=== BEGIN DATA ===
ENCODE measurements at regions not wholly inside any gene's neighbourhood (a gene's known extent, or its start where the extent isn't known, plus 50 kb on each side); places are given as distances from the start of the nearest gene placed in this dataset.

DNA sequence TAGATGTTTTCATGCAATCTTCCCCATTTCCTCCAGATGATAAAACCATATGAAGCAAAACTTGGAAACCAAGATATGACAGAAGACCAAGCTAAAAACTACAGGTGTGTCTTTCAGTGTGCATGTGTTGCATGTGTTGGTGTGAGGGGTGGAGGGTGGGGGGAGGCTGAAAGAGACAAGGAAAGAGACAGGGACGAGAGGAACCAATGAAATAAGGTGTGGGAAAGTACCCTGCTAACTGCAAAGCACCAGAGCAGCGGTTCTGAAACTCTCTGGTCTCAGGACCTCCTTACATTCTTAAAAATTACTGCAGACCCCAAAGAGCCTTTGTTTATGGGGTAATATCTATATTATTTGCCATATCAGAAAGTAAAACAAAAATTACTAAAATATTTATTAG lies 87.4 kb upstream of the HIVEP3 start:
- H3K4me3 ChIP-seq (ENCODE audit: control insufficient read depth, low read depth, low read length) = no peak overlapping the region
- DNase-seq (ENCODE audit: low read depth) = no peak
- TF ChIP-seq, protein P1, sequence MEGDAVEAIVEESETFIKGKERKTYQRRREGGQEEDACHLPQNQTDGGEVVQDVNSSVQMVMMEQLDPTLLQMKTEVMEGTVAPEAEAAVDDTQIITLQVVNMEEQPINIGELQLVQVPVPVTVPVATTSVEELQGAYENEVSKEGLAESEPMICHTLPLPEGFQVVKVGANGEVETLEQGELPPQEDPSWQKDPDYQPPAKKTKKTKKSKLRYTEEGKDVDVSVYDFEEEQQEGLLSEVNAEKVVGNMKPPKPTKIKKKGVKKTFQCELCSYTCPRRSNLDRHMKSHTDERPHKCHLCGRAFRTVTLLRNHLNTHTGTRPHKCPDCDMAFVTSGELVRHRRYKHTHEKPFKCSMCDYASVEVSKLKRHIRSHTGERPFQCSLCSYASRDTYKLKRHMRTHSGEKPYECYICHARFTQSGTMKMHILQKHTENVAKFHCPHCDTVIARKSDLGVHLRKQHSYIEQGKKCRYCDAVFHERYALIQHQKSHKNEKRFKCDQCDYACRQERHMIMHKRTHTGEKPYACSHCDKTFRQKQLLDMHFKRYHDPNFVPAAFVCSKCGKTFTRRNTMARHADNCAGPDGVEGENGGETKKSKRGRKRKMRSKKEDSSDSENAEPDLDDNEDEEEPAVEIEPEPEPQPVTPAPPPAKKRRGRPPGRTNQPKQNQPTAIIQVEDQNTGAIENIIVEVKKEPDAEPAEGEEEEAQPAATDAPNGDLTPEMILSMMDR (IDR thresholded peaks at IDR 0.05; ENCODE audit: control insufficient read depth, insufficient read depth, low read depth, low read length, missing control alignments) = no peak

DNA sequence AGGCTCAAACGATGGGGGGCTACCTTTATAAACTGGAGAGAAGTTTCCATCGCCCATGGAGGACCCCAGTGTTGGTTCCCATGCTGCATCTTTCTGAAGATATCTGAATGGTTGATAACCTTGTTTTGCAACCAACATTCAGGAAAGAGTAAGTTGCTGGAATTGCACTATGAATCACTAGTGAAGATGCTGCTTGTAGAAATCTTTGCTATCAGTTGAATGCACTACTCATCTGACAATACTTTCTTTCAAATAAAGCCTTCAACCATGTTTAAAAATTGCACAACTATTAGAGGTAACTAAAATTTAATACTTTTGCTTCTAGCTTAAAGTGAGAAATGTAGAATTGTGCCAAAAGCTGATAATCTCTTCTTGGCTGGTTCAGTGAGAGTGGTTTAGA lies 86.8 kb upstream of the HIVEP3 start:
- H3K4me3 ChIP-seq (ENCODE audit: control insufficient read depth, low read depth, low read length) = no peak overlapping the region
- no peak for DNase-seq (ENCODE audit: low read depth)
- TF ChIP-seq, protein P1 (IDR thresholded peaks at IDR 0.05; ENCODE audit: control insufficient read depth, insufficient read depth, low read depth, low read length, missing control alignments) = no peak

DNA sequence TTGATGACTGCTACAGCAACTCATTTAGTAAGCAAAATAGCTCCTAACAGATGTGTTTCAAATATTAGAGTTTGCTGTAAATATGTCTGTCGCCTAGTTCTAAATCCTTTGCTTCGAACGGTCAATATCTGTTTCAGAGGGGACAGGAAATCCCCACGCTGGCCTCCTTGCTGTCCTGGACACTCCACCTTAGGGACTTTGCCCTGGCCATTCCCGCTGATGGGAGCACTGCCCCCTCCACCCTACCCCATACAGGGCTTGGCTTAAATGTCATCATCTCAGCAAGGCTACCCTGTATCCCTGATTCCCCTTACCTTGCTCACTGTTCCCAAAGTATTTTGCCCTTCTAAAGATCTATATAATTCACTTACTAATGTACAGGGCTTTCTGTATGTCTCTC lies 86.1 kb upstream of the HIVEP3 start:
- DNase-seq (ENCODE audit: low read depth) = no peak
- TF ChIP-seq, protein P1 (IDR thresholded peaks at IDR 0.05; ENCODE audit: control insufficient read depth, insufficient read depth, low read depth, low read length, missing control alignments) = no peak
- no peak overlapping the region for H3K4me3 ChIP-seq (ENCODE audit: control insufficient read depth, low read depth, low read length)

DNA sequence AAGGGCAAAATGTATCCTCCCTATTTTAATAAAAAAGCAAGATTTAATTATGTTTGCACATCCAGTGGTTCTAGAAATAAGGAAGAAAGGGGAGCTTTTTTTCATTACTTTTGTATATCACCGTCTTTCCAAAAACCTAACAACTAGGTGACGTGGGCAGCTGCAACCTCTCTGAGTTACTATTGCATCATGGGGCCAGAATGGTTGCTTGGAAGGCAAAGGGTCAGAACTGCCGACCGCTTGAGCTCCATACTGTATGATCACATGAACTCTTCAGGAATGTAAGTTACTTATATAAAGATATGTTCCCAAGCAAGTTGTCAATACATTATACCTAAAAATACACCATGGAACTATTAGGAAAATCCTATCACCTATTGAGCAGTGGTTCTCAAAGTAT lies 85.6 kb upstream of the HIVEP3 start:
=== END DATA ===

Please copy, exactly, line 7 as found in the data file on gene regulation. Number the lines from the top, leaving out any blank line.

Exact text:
- H3K4me3 ChIP-seq (ENCODE audit: control insufficient read depth, low read depth, low read length) = no peak overlapping the region